This article follows on from an earlier article. In that article, I explained how evolution taken to its limit implies the existence of God. This article explains how this is not so, as the end product of evolution will be in some definite way something that is strictly less than God. First I will examine the arguments of Lucas and Penrose and show why they are not valid. I will use the insight generated from studying their arguments to shore up the end result.
This section is a paraphrase of an article written by myself under the supervision of Jack Copeland for the course PHIL607 Formal Logic at the University of Canterbury. In the 1960s the philosopher John Lucas wrote an article "proving" that our conscious minds are more than just finite machines. More recently the philosopher/mathematician Roger Penrose in his book The Emperor's New Mind used a very similar argument to show a very similar result. I will now attempt to explain why the arguments of Lucas and Penrose are invalid.
The arguments of Lucas and Penrose use the standard logical technique of reductio ad absurdum to arrive at their result. The following is a summary of their arguments: Assume that we are (in principle simulatible by) finite machines. Let M be one such finite machine. Then M is consistent (we assume!) and contains basic arithmetic. Then Kurt Gödel's Incompleteness Theorem shows that there is a Gödel Statement G(M) that is true but unprovable by M. However by reasoning about its own algorithm, M can prove G(M), which leaves us at a contradiction.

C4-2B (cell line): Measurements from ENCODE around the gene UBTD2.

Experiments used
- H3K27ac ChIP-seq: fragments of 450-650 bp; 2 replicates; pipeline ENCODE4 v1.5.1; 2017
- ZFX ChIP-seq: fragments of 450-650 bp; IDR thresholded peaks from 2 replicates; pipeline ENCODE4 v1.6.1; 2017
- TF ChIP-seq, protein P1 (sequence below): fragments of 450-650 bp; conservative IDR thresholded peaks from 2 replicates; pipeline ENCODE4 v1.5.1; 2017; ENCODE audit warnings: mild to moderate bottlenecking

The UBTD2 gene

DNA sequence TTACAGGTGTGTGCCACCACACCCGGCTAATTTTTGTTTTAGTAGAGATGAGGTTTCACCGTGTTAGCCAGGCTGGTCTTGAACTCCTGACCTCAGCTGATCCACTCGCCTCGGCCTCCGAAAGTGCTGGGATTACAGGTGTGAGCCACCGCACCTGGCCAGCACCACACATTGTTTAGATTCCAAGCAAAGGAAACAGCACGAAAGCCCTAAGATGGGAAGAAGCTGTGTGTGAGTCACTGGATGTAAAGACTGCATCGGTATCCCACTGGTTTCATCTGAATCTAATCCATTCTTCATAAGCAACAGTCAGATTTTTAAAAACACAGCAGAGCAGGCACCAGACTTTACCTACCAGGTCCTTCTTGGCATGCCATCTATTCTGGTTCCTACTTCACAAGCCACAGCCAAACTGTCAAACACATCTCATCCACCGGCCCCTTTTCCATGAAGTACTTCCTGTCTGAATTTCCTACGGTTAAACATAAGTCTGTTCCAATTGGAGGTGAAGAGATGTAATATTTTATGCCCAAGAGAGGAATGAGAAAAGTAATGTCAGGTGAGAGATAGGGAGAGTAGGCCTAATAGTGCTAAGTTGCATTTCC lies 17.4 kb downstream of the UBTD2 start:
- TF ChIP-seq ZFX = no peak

To see why this contradiction occurs, suppose we have an artificial intelligence M_{2} that is consistent and contains basic arithmetic. Then by Gödel's theorem there exists a statement G(M_{2}) that is true by unprovable by M. If M_{2} can prove G(M_{2}) by reasoning about itself we arrive at a contradiction M_{2} knows G(M_{2}) and M_{2} doesn't know M_{2}. Therefore we can conclude that a machine reason about itself to know its own algorithm.
The argument of Lucas and Penrose is of the form A and B ⇒ C and not(C), where A is the statement: "We are finite machines", B is the statement: "We can know our own algorithm" and C is the statement: "M can prove G(M)". From the contradiction C and not(C) we can deduce by elementary logic: not(A) or not(B). The conclusion is not the negation of A as Lucas and Penrose would have us believe, but rather the negation of B: a machine cannot know its own algorithm. Giving a machine its own algorithm is like building a better machine, it gives the original machine in a definite way more power than the original machine had.
Consider the totality of life on earth as a single theoremproving machine M. Assuming that living beings are finite machines that could, in principle, be simulated on a computer then M is also. Assuming that the set of theorems generated by M is consistent and contains basic arithmetic then the Gödel statement G(M) of M is something that is true but unprovable by the system M. One of the properties of God is that he/she is allknowing (omniscient). Therefore we have a discrepancy between M and God and it is true that in this definite way, M is strictly less than God. In the previous section I explained how a machine cannot know its own algorithm, which shores us up against the possibility that M can "Gödelise" itself, that is to come to learn G(M) by reasoning about itself.
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